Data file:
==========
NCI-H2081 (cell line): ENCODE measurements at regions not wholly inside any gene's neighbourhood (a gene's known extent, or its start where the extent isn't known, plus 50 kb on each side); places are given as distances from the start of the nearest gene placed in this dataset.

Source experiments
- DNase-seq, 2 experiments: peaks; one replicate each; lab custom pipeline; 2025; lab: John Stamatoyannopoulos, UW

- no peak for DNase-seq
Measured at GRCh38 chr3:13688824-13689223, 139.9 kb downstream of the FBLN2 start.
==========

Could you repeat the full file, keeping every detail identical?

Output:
NCI-H2081 (cell line): ENCODE measurements at regions not wholly inside any gene's neighbourhood (a gene's known extent, or its start where the extent isn't known, plus 50 kb on each side); places are given as distances from the start of the nearest gene placed in this dataset.

Source experiments
- DNase-seq, 2 experiments: peaks; one replicate each; lab custom pipeline; 2025; lab: John Stamatoyannopoulos, UW

- no peak for DNase-seq
Measured at GRCh38 chr3:13688824-13689223, 139.9 kb downstream of the FBLN2 start.